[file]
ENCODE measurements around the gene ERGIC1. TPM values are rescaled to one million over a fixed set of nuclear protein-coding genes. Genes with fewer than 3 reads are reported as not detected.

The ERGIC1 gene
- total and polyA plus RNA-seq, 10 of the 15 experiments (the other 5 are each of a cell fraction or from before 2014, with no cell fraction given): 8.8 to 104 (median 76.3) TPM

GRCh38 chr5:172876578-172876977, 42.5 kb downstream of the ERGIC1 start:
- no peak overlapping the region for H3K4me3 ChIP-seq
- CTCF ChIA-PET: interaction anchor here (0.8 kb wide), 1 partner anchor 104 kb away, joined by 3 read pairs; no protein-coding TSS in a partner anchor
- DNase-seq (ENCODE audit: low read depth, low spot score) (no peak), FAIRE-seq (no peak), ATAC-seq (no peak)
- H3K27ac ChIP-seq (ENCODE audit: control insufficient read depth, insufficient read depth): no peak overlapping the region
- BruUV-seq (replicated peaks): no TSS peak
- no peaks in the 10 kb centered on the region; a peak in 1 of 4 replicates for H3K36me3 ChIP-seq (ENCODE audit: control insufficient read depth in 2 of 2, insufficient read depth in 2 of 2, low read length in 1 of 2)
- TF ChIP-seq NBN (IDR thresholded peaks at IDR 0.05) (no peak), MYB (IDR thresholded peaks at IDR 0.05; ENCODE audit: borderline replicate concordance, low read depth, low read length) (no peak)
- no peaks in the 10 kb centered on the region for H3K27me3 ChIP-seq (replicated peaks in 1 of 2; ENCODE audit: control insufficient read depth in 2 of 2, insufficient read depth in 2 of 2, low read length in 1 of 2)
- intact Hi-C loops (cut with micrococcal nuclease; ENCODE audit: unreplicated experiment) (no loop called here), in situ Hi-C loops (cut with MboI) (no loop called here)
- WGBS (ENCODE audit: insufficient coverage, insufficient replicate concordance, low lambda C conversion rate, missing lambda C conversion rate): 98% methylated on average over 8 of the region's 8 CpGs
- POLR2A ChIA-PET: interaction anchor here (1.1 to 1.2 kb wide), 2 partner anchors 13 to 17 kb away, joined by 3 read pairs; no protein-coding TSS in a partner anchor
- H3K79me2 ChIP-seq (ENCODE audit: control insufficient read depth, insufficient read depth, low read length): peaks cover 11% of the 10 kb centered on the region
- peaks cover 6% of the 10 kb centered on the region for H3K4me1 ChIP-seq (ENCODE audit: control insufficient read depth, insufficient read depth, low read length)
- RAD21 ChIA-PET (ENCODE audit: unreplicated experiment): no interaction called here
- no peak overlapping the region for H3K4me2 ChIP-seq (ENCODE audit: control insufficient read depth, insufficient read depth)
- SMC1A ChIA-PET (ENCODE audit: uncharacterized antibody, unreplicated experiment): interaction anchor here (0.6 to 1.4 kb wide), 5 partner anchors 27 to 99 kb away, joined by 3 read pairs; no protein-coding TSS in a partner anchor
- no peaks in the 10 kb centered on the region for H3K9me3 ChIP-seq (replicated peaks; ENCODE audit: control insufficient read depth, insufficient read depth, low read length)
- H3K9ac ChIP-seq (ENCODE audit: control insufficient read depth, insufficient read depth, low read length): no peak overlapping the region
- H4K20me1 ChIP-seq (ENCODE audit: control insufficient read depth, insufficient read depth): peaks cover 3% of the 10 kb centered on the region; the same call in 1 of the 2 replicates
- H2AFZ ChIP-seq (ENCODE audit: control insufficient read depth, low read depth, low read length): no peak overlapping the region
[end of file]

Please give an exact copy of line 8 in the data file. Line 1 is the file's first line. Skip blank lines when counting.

- H3K27ac ChIP-seq (ENCODE audit: control insufficient read depth, insufficient read depth): no peak overlapping the region